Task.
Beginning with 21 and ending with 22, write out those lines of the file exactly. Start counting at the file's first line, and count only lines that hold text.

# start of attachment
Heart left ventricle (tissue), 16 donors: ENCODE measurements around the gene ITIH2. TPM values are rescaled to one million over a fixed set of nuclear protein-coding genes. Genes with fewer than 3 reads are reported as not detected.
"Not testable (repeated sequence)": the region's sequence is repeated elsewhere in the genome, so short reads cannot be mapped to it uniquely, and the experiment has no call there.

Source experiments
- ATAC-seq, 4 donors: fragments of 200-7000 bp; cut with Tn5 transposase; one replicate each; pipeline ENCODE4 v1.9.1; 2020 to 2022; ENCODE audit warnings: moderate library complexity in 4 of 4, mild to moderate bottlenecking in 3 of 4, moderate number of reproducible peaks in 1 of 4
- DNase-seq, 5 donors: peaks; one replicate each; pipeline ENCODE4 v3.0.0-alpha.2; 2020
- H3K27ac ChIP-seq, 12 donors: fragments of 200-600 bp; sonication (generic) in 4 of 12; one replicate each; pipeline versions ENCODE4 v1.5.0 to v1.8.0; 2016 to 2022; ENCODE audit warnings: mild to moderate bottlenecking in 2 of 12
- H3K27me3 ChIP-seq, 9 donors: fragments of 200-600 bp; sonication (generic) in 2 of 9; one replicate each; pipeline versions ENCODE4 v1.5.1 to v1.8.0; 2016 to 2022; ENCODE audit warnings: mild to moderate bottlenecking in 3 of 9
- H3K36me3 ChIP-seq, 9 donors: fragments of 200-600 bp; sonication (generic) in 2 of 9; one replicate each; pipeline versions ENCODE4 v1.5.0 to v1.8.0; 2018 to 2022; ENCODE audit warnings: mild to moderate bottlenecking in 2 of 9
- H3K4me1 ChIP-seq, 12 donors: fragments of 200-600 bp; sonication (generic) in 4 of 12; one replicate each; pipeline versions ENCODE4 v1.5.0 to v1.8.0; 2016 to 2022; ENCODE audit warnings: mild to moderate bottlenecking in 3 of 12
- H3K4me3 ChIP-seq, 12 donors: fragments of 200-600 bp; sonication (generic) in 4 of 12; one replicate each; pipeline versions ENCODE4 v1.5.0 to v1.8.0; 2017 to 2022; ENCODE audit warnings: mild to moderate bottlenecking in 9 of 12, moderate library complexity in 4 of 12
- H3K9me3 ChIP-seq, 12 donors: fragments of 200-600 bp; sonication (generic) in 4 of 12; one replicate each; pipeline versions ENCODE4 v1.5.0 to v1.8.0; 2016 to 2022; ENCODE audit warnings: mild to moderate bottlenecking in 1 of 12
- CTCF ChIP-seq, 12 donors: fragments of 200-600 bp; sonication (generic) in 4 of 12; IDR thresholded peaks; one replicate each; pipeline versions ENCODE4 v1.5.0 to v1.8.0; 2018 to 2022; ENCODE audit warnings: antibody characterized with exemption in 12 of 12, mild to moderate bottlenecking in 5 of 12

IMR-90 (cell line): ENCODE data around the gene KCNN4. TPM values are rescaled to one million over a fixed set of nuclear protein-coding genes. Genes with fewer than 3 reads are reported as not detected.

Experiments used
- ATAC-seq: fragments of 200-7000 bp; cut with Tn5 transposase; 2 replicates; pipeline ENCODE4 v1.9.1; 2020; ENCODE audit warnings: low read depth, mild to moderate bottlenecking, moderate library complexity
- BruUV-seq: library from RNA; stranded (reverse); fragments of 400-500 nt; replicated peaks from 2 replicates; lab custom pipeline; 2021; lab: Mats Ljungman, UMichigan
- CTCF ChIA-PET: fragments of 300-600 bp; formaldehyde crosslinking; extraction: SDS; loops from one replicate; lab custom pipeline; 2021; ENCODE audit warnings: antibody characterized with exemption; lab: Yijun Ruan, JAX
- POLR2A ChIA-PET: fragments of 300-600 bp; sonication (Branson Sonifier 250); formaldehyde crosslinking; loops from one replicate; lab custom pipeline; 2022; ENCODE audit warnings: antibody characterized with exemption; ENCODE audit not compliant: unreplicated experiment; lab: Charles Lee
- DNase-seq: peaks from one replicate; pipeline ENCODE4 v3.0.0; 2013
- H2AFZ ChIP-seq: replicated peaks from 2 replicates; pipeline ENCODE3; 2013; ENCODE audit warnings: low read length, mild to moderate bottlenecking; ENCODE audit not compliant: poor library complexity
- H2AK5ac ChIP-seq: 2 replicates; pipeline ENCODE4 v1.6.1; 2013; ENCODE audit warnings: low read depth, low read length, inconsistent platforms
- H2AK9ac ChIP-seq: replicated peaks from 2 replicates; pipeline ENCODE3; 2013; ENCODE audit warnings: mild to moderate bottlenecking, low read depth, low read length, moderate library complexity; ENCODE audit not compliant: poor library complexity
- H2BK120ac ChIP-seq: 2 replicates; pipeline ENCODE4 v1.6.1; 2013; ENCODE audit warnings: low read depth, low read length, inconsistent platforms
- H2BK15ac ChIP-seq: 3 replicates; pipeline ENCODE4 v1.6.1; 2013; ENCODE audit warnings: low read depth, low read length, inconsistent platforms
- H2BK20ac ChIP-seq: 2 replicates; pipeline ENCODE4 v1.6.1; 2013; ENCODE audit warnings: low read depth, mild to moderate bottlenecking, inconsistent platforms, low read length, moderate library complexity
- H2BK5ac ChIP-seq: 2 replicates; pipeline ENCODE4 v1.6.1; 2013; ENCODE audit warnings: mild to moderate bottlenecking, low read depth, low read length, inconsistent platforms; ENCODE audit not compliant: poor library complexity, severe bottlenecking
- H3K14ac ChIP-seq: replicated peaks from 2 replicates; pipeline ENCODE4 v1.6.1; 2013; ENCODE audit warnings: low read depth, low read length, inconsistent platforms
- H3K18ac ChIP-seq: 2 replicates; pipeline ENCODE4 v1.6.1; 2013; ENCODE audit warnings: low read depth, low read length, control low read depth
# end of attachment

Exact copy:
- H2AK5ac ChIP-seq: 2 replicates; pipeline ENCODE4 v1.6.1; 2013; ENCODE audit warnings: low read depth, low read length, inconsistent platforms
- H2AK9ac ChIP-seq: replicated peaks from 2 replicates; pipeline ENCODE3; 2013; ENCODE audit warnings: mild to moderate bottlenecking, low read depth, low read length, moderate library complexity; ENCODE audit not compliant: poor library complexity